Camp Oatmeal and Toppings Bar for a Crowd

For our last camping trip of the summer, we went to Yosemite with a large group — roughly 40 people. Breakfasts and dinners were group affairs, divvied up so that each family basically only had to cook part of one meal. We teamed up with a couple other families to put on the first breakfast: oatmeal with an elaborate toppings bar, plus sausages (pork and veggie) and scrambled eggs on the side.

I spent a long time thinking (OK, obsessing) about the best way to prepare oatmeal for a crowd in a camping environment. Steel cut oats? Overnight oats? Old fashioned rolled oats? Quick cooking oats? Precook or make on site? There are a few challenges to consider:

  • Cooler space is limited, so it might be hard to fit a large quantity of precooked oatmeal.
  • Cooked oatmeal tends to thicken over time, so reheated texture might be unpredictable.
  • There’s no telling how much oatmeal people will actually eat, so if you precook a large batch, you might end up with too much left over.
  • Temperature control on a camp stove is notoriously difficult. Our burners seem to have three settings: full blast, almost full blast, and oops it went out. That makes it hard to simmer a large pot of oatmeal for very long without starting to burn on the bottom.

For all of those reasons, I decided to bring uncooked quick oats and make them in medium-size batches on site. Quick oats only take a minute or so to cook, so by the time you bring them to a boil, they’re pretty much done already. Doing them in batches helped minimize leftovers because I could cook more as needed. And while the texture of quick oats is certainly not as nice as traditional oats, a well appointed toppings bar more than makes up for it.

Speaking of toppings: In general, 1-2 cups of each was plenty for our group. Some double as good camping snacks (e.g., blueberries, dried cranberries, granola), and many need no refrigeration, so having leftovers is not so bad. The most popular topping was probably the whipped cream, so I’d call that one a must-have.

And here’s a surprising fact: While oatmeal is made from oats, which contain no gluten, it is not necessarily gluten free! Many oats are processed in the same facility as other grains such as wheat, barley and rye, which means they can be contaminated by gluten-containing particles. That’s particularly important when cooking for a large group with various food restrictions. Bob’s Red Mill makes all sorts of gluten free oats (quick cooking, old fashioned rolled, steel cut, etc.) that have been processed in a dedicated gluten free facility and tested to ensure they are safe for people with celiac disease or gluten intolerance. (Not a promotion, just a trusted brand that seems relatively easy to find in stores.)

Serves 30-40


28-ounce package quick cooking oats (If you are serving oatmeal with other breakfast items, like sausage, bacon or eggs, 28 ounces is sufficient. If oatmeal is the only element of the meal, you may want to double it.)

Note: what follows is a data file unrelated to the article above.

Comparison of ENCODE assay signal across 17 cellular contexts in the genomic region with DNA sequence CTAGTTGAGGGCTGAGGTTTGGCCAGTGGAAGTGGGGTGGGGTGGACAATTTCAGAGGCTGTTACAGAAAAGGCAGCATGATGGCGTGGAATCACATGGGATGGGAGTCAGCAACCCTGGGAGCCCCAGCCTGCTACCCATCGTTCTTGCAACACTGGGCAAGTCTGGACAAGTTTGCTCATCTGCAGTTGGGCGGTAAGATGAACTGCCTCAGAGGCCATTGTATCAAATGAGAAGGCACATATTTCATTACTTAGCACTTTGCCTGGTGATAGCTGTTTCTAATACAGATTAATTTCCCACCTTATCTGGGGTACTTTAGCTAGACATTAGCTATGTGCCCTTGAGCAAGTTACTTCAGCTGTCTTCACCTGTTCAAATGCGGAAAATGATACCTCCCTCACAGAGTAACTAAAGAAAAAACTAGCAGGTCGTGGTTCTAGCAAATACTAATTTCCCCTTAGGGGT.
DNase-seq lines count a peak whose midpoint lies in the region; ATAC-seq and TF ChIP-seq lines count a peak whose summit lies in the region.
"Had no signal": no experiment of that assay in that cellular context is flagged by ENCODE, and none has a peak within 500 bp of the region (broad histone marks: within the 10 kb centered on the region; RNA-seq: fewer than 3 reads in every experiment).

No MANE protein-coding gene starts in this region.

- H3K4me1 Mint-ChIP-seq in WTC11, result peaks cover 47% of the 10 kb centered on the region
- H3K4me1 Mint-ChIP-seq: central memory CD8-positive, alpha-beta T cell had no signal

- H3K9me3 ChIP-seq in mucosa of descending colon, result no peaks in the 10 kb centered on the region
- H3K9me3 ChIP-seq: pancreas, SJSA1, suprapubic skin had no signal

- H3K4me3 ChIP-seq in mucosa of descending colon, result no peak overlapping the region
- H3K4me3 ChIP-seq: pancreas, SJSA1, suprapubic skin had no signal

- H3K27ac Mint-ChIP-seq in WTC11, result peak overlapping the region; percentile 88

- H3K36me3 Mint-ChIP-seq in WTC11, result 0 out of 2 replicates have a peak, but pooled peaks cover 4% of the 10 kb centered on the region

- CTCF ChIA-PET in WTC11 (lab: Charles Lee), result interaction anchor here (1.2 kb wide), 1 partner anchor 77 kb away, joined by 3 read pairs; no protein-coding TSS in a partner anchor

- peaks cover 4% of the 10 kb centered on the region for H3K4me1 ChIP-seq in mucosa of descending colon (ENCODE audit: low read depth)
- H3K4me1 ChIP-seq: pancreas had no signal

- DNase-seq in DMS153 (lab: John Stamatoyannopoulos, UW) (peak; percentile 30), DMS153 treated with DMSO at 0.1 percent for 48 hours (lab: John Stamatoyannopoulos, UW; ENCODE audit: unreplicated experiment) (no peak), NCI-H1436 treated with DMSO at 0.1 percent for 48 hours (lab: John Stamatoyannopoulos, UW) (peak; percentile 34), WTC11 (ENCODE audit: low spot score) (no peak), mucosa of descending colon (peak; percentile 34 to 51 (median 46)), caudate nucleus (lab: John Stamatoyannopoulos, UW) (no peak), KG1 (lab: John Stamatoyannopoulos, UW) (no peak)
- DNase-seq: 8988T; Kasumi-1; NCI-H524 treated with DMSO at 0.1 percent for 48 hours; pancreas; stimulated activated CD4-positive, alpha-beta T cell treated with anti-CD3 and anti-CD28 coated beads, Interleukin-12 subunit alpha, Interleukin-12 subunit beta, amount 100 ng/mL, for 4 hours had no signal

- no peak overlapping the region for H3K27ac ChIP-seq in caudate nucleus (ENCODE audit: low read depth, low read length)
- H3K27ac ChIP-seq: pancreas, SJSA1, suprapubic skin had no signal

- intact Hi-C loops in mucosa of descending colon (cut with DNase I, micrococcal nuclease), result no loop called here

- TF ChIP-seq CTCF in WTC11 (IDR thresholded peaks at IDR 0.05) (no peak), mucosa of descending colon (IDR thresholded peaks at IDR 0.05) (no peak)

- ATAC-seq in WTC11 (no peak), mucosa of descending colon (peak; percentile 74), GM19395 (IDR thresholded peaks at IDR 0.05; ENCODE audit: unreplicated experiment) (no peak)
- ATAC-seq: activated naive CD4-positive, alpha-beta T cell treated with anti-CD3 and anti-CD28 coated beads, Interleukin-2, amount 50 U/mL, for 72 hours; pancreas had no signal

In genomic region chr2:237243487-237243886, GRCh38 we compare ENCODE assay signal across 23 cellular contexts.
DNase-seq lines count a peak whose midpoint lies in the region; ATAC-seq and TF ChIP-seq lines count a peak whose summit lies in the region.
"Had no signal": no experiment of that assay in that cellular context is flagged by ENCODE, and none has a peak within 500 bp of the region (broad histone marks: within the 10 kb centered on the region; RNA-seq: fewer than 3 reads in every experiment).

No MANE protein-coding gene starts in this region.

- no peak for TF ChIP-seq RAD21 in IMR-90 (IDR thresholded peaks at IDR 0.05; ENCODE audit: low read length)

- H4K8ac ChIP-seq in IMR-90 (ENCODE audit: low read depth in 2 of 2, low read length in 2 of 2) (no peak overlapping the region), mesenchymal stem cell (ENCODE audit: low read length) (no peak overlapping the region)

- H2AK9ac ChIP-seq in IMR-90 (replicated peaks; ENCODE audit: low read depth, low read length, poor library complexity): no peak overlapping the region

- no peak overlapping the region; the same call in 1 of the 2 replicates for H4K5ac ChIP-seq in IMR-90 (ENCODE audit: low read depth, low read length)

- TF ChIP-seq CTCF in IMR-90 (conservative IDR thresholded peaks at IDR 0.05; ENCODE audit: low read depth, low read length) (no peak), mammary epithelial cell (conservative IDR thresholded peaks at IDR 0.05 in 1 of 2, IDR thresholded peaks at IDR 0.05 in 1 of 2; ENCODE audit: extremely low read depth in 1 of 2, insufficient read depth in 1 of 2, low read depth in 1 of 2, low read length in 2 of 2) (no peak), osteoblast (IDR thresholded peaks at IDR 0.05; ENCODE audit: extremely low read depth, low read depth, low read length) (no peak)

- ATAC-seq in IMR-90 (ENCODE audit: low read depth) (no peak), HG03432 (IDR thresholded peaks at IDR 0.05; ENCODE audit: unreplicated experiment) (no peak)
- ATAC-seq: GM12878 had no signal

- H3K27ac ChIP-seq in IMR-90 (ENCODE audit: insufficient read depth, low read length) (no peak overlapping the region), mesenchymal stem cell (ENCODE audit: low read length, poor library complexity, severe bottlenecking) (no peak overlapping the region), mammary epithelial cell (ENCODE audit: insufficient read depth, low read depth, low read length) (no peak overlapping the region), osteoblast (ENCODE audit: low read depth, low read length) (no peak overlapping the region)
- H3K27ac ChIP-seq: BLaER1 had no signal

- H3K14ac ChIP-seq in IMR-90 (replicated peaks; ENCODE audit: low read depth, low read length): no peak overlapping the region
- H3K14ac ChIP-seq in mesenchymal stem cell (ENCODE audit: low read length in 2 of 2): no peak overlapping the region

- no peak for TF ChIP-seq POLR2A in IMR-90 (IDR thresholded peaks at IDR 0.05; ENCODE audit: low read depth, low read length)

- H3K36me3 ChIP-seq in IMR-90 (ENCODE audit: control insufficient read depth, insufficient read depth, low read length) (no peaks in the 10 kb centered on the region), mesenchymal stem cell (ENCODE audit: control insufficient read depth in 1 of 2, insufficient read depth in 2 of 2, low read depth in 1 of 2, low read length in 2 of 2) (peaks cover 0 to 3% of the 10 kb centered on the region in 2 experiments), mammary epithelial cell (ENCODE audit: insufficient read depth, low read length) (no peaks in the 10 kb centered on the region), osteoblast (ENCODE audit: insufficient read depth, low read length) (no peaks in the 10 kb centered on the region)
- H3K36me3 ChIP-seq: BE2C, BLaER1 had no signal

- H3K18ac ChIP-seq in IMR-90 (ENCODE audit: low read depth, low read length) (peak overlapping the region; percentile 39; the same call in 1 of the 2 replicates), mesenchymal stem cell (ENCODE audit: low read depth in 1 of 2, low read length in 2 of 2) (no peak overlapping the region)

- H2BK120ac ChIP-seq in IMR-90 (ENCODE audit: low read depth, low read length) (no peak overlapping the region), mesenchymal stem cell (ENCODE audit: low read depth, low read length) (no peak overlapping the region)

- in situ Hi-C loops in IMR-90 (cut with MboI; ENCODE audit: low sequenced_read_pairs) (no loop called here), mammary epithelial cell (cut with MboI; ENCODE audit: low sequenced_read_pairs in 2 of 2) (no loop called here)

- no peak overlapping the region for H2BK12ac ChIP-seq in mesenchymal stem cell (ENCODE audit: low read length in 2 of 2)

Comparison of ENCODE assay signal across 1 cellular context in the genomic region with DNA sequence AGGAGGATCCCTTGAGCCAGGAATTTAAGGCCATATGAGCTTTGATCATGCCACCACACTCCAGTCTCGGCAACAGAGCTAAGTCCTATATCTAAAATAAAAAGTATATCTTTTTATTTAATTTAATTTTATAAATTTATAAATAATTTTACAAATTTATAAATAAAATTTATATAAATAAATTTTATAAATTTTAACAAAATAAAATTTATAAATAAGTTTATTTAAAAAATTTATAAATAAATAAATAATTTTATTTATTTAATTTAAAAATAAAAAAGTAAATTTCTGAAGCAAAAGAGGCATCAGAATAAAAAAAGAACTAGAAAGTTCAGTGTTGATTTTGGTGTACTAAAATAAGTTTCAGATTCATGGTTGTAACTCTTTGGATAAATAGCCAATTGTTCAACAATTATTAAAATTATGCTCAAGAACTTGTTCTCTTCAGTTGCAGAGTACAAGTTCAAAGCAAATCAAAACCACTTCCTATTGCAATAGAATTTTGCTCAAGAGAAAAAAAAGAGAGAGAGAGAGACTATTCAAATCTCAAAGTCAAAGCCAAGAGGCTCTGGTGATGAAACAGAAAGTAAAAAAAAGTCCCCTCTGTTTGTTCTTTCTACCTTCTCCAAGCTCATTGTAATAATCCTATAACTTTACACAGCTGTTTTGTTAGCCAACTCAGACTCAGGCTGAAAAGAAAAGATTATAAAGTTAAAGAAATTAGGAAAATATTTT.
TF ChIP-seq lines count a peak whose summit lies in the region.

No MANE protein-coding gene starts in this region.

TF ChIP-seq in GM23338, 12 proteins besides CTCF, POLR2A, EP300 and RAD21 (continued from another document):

18 cups water
1 tsp salt

Topping ideas

toasted pecan pieces
slivered almonds
dried cranberries
freeze-dried strawberries
mini chocolate chips
rainbow sprinkles
shredded coconut
fresh berries
brown sugar
ground cinnamon
maple syrup
apple sauce
whipped cream
soy milk
almond milk

Cook oatmeal in batches (4-5 cups of oats at a time) according to package directions (1 part oats to 2 parts water, pinch of salt per serving). Set out toppings in bowls with serving spoons (as needed). Serve immediately.

Pictured: Corelle Butterfly Gold Bowls

Oatmeal-fueled kids enjoying the Merced River in beautiful Yosemite Valley

Campfire Chili Cheese Dip

We recently returned from a camping trip in the redwoods, where this dip was a welcome snack the first evening after working hard to set up all our gear. I’ve made it both over the campfire and in the oven at home, and I have to say it tastes better while camping! You can make it in a disposable pie tin or in a cast-iron skillet, but I decided to try it in Corning Ware — more details on that below.

The recipe is not my invention, but I’ve seen it all over the internet so I don’t feel bad duplicating it here.



cream cheese (up to one 8-oz block; amount depends on the size of your pan)
1 can chili (any kind)
shredded cheese (any kind; I used Monterey Jack this time)

Spread an even layer of cream cheese on the bottom of the pan. Add the chili, then top with a layer of shredded cheese. Cover with aluminum foil and heat over the fire until the chili is bubbling and cheese is melted. Serve with tortilla chips.

Pictured: Corning Ware Spice O’ Life A-1-B Casserole

So, can this be cooked over the fire in Corning Ware? Well, I don’t recommend it. First off, the Corning Ware website explicitly says the stovetop product is “not intended for camping, industrial or commercial use.” That refers to modern pyroceram products, not vintage, but still.

On the other hand, if Corning Ware can withstand the stovetop and broiler, and can even go directly from freezer to the flame, why not the campfire? In particular, Corning Ware’s stovetop percolators seem ideal for camp coffee. I don’t see why a casserole dish would have any problem. So, I decided to go for it:


I was expecting the dish to get pretty dirty, and it did. After cooking there was a heavy coating of soot all over the bottom and sides. Thankfully, that cleaned up fairly easily with some soap and a scrubby sponge. The before (well, more like mid-cleaning) and after:


Unfortunately, while cleaning the bottom I noticed a long scratch that looks like it could be a crack (in the center of the photo):


After pondering it for a while, I think the soot may have simply made an existing scratch/crack more visible — so most likely the damage is not from the campfire. Still, I probably would not try this experiment again.

It sure was fun, though!